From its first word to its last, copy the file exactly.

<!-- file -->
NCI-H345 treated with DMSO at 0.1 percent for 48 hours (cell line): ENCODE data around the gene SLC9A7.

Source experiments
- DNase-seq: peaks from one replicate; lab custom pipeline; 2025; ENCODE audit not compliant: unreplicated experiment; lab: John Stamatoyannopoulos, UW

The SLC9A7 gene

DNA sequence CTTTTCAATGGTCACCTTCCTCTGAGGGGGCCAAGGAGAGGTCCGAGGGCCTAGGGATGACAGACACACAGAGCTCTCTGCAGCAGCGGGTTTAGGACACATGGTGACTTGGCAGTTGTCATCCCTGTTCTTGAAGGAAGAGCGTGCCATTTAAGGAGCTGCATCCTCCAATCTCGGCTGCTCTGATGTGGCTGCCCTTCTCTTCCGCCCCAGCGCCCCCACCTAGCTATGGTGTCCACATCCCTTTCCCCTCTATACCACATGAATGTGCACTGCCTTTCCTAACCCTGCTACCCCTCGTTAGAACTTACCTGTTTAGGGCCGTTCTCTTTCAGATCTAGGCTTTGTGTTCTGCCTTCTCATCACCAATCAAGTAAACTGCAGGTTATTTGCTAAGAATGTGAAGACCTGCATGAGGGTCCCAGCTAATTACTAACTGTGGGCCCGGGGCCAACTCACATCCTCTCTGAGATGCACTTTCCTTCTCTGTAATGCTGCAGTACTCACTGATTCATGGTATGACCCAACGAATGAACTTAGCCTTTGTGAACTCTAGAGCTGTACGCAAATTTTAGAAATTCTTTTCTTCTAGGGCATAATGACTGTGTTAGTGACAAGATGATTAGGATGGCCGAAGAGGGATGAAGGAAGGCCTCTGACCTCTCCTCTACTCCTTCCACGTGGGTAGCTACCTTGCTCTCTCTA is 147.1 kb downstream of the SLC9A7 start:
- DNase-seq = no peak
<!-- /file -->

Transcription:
NCI-H345 treated with DMSO at 0.1 percent for 48 hours (cell line): ENCODE data around the gene SLC9A7.

Source experiments
- DNase-seq: peaks from one replicate; lab custom pipeline; 2025; ENCODE audit not compliant: unreplicated experiment; lab: John Stamatoyannopoulos, UW

The SLC9A7 gene

DNA sequence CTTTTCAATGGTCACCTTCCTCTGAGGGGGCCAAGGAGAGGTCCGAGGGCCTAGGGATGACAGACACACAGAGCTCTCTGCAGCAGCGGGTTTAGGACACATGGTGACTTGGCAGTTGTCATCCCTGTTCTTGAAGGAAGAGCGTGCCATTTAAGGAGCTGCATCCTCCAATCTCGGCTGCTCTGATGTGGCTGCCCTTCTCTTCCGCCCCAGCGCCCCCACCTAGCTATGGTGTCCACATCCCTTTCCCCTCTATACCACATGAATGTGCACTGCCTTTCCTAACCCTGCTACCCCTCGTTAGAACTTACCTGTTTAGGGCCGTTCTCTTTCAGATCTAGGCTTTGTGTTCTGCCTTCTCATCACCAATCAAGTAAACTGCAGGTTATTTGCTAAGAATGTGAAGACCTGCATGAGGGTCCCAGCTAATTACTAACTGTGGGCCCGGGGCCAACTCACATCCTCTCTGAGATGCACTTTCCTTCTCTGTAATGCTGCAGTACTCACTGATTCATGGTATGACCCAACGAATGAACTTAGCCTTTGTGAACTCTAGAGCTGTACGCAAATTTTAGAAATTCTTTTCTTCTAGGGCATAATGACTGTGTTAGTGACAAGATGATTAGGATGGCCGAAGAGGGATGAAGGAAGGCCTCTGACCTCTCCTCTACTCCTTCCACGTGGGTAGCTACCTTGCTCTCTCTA is 147.1 kb downstream of the SLC9A7 start:
- DNase-seq = no peak